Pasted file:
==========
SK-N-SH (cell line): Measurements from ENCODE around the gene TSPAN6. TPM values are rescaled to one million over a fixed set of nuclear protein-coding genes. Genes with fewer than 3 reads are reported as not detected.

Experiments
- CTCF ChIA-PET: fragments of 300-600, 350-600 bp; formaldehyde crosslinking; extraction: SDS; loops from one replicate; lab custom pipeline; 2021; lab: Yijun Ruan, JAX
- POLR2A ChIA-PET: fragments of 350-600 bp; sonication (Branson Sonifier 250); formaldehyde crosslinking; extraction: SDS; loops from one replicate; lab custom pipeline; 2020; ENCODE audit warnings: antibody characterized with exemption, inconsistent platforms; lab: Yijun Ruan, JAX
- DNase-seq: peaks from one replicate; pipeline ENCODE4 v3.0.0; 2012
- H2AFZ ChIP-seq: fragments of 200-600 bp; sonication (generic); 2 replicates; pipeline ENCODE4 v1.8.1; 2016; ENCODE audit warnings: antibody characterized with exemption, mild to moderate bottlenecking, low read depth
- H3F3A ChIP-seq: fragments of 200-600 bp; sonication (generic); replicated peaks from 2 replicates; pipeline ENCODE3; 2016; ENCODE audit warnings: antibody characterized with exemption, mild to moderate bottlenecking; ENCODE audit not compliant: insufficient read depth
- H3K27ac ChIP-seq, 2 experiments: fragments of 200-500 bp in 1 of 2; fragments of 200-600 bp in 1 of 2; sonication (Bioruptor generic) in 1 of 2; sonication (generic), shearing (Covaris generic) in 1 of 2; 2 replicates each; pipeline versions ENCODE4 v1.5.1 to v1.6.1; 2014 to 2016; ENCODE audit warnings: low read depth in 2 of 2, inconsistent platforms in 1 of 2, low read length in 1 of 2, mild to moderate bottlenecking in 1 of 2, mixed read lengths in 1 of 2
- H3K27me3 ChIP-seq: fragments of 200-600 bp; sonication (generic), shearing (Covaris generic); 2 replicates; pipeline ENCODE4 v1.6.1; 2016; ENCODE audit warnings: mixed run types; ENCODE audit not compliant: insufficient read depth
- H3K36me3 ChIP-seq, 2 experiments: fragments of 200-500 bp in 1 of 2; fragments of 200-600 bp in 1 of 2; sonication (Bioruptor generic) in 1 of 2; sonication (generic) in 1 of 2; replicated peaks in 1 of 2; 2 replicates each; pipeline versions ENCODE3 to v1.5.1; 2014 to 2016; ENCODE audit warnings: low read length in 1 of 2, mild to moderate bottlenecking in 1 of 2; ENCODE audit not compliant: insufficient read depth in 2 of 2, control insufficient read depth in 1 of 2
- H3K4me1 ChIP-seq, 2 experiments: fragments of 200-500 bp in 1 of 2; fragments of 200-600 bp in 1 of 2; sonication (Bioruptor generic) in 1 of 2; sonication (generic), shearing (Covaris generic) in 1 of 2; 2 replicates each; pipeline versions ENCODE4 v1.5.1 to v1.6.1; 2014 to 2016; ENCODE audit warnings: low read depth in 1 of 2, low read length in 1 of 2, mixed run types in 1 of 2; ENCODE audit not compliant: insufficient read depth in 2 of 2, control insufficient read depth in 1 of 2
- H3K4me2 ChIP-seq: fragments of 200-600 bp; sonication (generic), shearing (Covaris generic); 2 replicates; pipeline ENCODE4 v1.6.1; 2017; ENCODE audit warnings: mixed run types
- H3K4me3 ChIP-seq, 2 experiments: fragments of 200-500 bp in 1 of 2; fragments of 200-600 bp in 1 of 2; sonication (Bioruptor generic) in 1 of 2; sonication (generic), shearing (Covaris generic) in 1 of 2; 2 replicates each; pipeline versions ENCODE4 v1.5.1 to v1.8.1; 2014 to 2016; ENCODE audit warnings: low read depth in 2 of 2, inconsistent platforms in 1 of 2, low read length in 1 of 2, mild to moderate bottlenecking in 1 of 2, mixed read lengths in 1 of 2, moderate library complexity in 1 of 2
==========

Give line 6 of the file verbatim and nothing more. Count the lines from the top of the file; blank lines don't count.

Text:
- H2AFZ ChIP-seq: fragments of 200-600 bp; sonication (generic); 2 replicates; pipeline ENCODE4 v1.8.1; 2016; ENCODE audit warnings: antibody characterized with exemption, mild to moderate bottlenecking, low read depth